There’s a bird I hear in the mornings that I think of as a wind-down bird, because it sounds like a mechanical wind-up toy at the end of its stored-up torque, the sound getting lower as its slows to a stop. Two notes, maybe a musical third apart, sliding from low to high, that pairing […]Read more "For Real, Though"
“There is only one God! He is omnipotent. But he only exists on Wednesdays.” That is one of the examples Pascal Boyer gives in Religion Explained: The Evolutionary Origins of Religious Thought (2001) for a presumably unmemorable or unsuccessful religious idea (72). Another is “the gods are watching us and they notice everything we do! […]Read more "Religion Explained Explained"
“I had heard people say that when they looked at the stars too long they grew terrified by the sensation of being drawn away” -Gene Wolf, Sword and Citadel 1: Distant Stars The narrative device at the beginning of Olaf Stapledon’s The Starmaker is refreshingly unadorned. The first-person protagonist looks up at the stars from […]Read more "Far Futures, Distant Suns"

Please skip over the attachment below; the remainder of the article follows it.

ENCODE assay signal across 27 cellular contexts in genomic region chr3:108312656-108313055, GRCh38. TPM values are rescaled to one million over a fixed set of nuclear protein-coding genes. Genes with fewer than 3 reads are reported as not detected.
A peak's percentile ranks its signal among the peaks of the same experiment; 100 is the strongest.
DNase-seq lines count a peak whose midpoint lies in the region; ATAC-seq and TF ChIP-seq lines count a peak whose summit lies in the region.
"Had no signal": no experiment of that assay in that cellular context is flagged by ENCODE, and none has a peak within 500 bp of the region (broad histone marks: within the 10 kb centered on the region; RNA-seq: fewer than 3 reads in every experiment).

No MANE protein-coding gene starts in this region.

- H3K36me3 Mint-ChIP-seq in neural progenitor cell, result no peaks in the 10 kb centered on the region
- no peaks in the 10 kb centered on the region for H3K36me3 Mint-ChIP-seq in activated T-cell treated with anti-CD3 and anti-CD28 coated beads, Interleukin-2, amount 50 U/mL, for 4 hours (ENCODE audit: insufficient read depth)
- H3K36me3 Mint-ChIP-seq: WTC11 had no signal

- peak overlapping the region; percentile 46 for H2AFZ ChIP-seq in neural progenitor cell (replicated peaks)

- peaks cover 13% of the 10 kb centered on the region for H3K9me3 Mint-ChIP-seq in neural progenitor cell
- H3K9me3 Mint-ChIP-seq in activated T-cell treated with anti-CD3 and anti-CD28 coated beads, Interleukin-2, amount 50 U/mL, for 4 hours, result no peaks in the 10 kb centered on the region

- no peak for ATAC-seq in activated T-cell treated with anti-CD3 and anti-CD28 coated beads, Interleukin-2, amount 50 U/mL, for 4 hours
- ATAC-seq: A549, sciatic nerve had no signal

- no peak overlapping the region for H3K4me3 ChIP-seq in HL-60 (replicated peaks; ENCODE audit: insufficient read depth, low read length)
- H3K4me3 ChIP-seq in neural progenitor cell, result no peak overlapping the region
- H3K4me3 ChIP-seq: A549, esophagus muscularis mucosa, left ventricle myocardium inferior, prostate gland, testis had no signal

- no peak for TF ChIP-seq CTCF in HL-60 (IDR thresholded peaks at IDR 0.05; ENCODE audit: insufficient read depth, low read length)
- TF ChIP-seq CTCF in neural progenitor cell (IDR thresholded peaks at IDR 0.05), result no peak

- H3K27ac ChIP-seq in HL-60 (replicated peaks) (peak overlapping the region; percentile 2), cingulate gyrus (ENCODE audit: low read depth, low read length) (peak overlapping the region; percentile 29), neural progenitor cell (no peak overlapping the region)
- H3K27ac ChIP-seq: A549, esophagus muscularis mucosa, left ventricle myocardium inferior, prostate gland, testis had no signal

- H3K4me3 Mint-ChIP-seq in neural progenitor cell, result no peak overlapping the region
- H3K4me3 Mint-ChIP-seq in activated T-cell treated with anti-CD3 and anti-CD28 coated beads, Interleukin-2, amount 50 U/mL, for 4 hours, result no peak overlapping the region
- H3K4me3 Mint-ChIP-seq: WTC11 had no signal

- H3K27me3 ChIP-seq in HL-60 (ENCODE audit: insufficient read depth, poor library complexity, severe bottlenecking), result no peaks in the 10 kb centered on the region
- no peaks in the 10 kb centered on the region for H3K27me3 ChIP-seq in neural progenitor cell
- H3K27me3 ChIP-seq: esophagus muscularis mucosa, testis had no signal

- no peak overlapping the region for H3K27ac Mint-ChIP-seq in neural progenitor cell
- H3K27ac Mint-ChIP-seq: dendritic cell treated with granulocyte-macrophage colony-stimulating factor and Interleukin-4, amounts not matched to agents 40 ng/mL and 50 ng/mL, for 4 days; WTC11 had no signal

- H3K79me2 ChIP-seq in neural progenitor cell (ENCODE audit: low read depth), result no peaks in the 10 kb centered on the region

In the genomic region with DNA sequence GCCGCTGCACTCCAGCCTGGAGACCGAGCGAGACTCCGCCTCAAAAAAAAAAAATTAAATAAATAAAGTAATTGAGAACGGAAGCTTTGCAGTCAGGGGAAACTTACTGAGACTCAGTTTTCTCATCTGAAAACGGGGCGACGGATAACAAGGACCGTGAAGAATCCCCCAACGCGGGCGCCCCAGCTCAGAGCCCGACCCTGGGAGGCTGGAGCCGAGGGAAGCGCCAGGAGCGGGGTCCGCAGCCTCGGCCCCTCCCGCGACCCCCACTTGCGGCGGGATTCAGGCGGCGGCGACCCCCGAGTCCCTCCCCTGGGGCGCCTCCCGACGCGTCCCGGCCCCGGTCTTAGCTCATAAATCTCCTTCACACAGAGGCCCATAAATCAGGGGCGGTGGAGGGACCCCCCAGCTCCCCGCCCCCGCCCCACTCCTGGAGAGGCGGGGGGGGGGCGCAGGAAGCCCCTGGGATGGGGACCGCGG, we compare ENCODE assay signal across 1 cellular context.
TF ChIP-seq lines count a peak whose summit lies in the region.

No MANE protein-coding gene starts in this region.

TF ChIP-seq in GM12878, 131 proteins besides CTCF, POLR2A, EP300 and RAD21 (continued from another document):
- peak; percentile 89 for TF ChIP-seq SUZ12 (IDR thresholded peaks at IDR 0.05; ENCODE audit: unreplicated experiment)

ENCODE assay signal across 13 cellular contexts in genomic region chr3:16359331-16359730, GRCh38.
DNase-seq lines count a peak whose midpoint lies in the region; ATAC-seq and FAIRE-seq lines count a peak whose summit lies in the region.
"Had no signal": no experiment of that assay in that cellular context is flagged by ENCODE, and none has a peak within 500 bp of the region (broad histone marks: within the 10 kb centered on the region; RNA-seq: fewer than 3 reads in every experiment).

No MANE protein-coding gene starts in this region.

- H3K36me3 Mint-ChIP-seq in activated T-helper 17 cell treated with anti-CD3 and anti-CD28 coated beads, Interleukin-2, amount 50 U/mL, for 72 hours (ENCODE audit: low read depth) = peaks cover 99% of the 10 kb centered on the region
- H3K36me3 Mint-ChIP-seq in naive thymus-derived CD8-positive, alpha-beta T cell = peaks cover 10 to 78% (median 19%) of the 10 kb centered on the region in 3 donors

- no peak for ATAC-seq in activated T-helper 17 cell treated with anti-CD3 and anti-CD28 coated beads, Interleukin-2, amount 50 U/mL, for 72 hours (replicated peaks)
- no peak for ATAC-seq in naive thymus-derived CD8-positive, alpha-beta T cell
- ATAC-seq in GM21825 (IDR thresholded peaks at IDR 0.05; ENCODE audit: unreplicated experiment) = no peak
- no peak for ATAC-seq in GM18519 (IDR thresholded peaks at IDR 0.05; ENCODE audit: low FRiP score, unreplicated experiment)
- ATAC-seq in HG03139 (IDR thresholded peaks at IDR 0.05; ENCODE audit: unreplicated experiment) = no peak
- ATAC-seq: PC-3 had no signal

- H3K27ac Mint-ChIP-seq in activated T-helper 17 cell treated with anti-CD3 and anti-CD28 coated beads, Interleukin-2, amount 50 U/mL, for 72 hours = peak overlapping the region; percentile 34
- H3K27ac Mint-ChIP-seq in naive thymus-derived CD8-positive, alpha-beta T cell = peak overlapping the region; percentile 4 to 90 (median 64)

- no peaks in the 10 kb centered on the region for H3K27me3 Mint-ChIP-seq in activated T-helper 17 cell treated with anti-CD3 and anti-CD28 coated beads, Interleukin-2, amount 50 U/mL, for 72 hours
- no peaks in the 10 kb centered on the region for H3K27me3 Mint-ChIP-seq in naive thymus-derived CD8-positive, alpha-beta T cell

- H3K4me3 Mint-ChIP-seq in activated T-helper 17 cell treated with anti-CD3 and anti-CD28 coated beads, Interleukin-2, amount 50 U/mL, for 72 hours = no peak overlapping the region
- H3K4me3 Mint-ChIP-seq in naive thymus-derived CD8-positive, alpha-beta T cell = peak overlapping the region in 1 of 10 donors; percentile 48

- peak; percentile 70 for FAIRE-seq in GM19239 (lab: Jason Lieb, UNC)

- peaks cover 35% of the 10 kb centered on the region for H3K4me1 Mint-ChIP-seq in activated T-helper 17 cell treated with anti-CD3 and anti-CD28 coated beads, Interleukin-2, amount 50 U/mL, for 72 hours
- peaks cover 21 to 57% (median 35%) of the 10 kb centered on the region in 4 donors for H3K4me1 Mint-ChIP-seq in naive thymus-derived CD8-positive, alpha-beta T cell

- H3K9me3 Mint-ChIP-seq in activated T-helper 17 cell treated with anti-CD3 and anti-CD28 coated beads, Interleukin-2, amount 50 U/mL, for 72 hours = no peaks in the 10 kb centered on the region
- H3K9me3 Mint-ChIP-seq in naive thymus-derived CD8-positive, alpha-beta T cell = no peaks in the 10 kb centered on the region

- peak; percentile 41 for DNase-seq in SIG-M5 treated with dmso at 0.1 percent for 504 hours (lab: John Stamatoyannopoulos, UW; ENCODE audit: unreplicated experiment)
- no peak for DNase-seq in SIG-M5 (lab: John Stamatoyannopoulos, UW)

A dog reminds you that your existence is not discrete, but extrudes, panting, into the world. Life becomes less the places you stay, and more the walks you take. Rounds, routines, and sequences of scents. Since we got our cocker spaniel, I have been leaving the apartment more. Having a dog means you go for […]Read more "Dogs, Rivers, Tunnels"
“I had just seen, standing a little way back from the steep ridge over which we were passing, three trees, probably marking the entrance to a a shady avenue, which made a pattern at which I was looking now not for the first time; I could not succeed in reconstructing the place from which they […]Read more "Extinctions to Origins: Nuclear Bombs and Medicine Wheels"
The eyes of the ranger, when I shook his hand, struck me with a colorless intensity, pale and bright. Out of them, he saw the forest differently: riparian and woodland zones of varying soil composition, giving rise to stands of pin-oak, paw-paw, and sycamore. When we climbed onto his four-wheeler, it seemed impossible that it […]Read more "Telepathic Ecologies"
Yesterday I walked into class with a pack full of books, and emptied them onto the table. I’d selected them the night before: non-fiction, poetry, collections of essays and stories, volumes that were for whatever reason important to me, and that I now hoped might dent my student’s apathy and antipathy towards the written word. […]Read more "Horizontal Learning: Two Bags of Books"